Breaking the Yoga Rules: Why Parallel Feet Isn't Always Optimal


I’ve always stood like a ballerina, with my feet turned out.

When I began practicing yoga, my natural habit of turning out my feet was uniformly discouraged, and I was encouraged to “fix” my position by placing my feet hip-distance apart and parallel. My teachers cautioned me that the foundation of a pose is a bit like the foundation of a building: When the foundation is strong, even, and steady, then the rest of the building is well supported; but when the foundation is shaky or malaligned, the building risks teetering to one side, like the Tower of Pisa. By turning my feet out, I was setting myself up to collapse like faulty Italian architecture. Paralleling my feet would set me up for success.

Appropriately educated, I dutifully paralleled my feet, with the centerline of each foot neatly aligned with the sides of my mat. However, studies with anatomy-focused teachers such as Paul Grilley revealed a problem with this convenient and universal cue: Placing your feet parallel to each other does not necessarily equal being well aligned in your hips.

The reason is skeletal variation. Our bones and joints are shaped differently from those of other individuals. While your hip socket may face straight out to the side, the hip socket of the yogi next to you may face more forward. This difference in orientation changes the way your femur descends from your pelvis.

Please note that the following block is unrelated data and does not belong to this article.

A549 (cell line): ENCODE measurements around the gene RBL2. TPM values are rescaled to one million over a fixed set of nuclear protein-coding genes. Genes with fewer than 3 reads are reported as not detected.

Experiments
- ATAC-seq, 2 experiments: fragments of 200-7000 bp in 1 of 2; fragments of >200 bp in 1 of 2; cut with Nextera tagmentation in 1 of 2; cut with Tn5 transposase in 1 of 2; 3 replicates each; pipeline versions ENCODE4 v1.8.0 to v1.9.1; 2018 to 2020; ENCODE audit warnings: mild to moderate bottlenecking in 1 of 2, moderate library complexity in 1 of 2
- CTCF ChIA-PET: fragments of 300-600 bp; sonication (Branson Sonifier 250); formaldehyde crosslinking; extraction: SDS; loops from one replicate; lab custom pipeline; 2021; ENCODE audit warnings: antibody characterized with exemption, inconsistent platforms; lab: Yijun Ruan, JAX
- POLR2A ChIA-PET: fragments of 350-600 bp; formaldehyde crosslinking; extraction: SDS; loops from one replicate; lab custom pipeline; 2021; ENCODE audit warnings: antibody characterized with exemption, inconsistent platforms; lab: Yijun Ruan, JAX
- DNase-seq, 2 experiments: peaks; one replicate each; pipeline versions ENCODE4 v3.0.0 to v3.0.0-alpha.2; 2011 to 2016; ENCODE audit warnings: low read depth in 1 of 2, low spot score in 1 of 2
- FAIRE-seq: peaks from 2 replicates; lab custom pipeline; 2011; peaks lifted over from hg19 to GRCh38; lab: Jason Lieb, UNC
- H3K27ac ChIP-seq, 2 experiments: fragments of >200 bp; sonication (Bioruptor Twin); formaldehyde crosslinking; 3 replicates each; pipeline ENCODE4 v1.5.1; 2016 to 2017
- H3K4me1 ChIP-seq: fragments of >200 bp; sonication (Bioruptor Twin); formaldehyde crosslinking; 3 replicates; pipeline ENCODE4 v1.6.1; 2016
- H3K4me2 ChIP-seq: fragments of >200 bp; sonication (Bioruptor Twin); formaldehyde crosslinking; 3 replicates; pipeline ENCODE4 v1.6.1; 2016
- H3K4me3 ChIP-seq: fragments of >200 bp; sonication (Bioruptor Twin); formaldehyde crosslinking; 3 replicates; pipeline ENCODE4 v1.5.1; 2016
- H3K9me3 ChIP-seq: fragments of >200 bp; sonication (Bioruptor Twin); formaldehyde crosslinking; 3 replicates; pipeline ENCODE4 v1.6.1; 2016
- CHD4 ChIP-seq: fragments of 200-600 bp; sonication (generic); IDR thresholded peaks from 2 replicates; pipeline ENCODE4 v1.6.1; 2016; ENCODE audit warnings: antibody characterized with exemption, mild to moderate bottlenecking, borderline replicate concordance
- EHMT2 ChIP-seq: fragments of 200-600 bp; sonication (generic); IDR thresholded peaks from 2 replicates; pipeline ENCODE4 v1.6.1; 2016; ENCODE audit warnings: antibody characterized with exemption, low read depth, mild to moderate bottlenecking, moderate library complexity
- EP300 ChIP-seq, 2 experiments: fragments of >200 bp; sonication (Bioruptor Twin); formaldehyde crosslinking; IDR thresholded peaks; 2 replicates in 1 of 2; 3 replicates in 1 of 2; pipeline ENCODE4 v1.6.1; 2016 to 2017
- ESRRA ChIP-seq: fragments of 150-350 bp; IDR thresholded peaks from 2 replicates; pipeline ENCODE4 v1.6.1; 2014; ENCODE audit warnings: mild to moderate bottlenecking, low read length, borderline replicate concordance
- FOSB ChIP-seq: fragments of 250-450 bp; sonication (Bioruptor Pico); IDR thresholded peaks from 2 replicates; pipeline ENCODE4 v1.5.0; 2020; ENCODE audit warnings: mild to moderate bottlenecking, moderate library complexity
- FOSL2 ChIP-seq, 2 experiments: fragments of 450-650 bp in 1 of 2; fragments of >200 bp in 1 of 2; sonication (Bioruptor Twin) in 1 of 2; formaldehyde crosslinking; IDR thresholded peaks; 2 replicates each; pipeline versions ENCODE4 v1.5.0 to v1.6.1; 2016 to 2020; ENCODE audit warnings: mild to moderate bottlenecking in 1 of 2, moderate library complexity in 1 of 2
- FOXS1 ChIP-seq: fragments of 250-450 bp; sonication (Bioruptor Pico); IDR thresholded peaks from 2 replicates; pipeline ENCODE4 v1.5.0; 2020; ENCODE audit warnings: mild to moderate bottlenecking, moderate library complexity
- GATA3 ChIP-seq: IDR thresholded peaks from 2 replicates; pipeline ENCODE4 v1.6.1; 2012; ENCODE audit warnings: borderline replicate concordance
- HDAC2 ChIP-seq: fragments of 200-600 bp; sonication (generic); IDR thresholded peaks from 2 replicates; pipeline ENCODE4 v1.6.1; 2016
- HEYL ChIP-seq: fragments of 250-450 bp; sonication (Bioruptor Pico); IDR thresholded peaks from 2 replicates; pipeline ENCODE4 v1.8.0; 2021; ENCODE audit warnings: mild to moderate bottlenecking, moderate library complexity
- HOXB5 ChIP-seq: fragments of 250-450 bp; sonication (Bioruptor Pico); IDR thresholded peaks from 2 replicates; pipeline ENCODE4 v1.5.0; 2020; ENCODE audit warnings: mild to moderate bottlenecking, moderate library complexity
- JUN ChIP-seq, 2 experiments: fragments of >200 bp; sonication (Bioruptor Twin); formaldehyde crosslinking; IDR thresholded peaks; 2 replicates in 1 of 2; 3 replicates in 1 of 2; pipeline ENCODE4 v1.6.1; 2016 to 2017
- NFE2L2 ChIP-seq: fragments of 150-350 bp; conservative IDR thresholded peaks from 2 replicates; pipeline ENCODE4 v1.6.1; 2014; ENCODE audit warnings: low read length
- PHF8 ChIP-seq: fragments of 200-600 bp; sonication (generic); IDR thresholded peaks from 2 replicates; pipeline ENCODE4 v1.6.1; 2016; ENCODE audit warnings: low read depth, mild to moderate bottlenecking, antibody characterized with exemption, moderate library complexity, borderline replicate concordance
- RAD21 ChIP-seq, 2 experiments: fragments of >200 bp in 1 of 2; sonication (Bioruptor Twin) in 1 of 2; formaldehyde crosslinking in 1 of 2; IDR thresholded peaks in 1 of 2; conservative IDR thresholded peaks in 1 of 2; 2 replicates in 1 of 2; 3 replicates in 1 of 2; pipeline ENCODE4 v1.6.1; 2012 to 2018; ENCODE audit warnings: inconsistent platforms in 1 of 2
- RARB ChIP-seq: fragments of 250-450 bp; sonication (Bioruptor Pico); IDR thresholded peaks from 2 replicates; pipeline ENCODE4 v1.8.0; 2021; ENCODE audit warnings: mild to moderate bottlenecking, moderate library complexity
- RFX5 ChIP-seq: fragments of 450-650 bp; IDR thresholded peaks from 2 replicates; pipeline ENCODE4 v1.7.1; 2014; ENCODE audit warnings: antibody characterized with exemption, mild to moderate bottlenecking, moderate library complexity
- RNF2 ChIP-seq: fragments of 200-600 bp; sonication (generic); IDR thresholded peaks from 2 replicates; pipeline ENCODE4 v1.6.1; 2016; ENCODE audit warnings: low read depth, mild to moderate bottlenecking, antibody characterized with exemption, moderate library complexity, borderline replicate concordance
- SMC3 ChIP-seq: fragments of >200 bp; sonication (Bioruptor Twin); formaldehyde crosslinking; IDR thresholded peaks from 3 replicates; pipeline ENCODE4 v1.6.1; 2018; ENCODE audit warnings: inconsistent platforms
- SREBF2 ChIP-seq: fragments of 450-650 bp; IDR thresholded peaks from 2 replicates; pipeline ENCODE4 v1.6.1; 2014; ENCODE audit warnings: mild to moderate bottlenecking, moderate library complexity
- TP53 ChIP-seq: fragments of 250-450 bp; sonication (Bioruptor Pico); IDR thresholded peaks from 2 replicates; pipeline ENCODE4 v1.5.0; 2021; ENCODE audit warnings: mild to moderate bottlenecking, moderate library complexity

Consider this: If your hip socket faces more directly to the side (as mine does), your feet may naturally want to turn out when the femur is in a neutral position in the socket (i.e., not internally or externally rotating). When I make my feet parallel, they may look neat and tidy, but I have to internally rotate at the hip to accommodate that position. A student with a hip socket that naturally faces more forward may have feet that naturally orient toward parallel. When this student’s hips are neutral (with no rotation), their feet make perfect 11s.

Which is more important for stability: the look of the feet or the position of the femur in the hip?

Adding to the confusion, your thigh (femur) or shinbone may twist in its journey toward your foot, which alters the functional orientation of your knee and your ankle joint. For example, a student who has a tibia (the larger shinbone) that twists outward in its descent from the knee to the ankle may have feet that look turned out, simply because the bone has turned. If this student parallels their feet, they will have to turn their thighs inward.

Which is more important for stability: the look of the feet or the position of the femur in the hip?

With a little consideration, one can see that it is logical that the position of the femur at the hip (the largest and most weight-bearing joint of the body) is more important for your stability and functionality than is the direction your toes face. Our attachment to placing our feet parallel may actually take some of us out of our most stable, natural alignment.